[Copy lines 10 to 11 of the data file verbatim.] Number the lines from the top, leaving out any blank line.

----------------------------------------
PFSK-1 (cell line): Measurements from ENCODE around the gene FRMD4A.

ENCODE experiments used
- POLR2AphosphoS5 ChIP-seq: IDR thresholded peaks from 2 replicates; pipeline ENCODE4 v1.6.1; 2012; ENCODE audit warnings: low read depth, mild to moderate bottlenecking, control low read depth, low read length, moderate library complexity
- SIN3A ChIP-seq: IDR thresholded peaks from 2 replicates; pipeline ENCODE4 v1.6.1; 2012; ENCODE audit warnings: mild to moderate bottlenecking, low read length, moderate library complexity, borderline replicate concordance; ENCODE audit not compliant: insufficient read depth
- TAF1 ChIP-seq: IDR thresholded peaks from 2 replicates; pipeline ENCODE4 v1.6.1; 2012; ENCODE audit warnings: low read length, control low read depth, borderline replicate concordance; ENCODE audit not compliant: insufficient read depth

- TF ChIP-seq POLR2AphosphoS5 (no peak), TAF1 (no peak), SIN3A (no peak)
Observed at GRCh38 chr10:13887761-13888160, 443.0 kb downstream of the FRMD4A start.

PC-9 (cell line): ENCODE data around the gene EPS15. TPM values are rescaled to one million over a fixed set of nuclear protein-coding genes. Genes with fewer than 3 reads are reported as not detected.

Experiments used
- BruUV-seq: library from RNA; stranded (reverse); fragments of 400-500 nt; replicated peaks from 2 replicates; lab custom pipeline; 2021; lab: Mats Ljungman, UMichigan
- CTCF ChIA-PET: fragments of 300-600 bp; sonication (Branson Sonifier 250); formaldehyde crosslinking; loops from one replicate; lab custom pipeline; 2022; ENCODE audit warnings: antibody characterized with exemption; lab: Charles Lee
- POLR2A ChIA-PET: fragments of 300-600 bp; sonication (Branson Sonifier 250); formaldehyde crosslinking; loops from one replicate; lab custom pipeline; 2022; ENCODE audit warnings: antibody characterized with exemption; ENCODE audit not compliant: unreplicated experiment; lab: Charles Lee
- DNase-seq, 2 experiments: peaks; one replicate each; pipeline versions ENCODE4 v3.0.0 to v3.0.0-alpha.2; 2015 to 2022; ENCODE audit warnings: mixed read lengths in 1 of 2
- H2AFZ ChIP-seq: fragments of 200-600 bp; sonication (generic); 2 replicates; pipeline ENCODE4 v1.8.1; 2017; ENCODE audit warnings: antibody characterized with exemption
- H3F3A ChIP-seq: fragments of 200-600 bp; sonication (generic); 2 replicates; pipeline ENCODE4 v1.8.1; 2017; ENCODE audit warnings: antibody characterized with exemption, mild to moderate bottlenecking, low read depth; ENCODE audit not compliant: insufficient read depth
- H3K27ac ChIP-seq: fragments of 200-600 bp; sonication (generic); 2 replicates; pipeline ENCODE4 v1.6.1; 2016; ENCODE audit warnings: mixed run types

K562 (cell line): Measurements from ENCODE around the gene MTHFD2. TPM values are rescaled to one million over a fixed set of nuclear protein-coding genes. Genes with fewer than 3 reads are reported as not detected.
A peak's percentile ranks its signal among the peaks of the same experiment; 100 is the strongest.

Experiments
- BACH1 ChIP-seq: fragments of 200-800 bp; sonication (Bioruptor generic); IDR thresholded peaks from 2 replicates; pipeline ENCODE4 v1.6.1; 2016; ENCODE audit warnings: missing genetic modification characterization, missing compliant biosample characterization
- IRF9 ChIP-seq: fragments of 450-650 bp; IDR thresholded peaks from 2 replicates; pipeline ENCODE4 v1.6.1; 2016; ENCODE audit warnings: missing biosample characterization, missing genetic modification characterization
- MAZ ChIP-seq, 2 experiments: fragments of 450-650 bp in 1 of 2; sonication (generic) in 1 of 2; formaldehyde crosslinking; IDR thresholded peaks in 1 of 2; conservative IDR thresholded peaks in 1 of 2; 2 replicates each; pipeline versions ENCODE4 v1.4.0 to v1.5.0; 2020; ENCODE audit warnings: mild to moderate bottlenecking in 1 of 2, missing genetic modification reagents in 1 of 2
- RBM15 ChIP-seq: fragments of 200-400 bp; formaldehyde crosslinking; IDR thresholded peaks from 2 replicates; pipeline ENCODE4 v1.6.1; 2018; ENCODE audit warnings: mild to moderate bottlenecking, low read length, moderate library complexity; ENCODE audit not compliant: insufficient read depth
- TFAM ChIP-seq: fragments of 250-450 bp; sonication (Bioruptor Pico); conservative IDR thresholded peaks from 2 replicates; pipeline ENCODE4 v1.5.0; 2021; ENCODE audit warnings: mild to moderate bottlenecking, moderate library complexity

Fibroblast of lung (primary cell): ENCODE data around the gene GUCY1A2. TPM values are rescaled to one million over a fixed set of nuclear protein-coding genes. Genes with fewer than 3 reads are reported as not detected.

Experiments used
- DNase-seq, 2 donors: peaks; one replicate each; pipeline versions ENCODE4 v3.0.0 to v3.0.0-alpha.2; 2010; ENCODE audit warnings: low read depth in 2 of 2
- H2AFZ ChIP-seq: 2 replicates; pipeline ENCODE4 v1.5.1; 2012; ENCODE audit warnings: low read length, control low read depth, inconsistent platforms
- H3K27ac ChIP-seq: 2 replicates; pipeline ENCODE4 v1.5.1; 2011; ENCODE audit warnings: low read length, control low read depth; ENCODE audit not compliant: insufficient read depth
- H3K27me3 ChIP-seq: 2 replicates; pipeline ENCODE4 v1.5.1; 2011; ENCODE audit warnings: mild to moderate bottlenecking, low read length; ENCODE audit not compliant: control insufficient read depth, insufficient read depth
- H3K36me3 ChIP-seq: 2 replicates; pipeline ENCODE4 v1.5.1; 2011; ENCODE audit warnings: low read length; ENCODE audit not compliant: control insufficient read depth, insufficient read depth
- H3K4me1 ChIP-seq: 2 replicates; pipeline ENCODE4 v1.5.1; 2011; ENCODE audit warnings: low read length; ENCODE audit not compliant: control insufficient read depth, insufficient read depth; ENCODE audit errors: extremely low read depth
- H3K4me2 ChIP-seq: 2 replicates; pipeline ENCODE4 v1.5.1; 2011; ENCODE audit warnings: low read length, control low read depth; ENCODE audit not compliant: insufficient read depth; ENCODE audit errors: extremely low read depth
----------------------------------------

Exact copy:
- BruUV-seq: library from RNA; stranded (reverse); fragments of 400-500 nt; replicated peaks from 2 replicates; lab custom pipeline; 2021; lab: Mats Ljungman, UMichigan
- CTCF ChIA-PET: fragments of 300-600 bp; sonication (Branson Sonifier 250); formaldehyde crosslinking; loops from one replicate; lab custom pipeline; 2022; ENCODE audit warnings: antibody characterized with exemption; lab: Charles Lee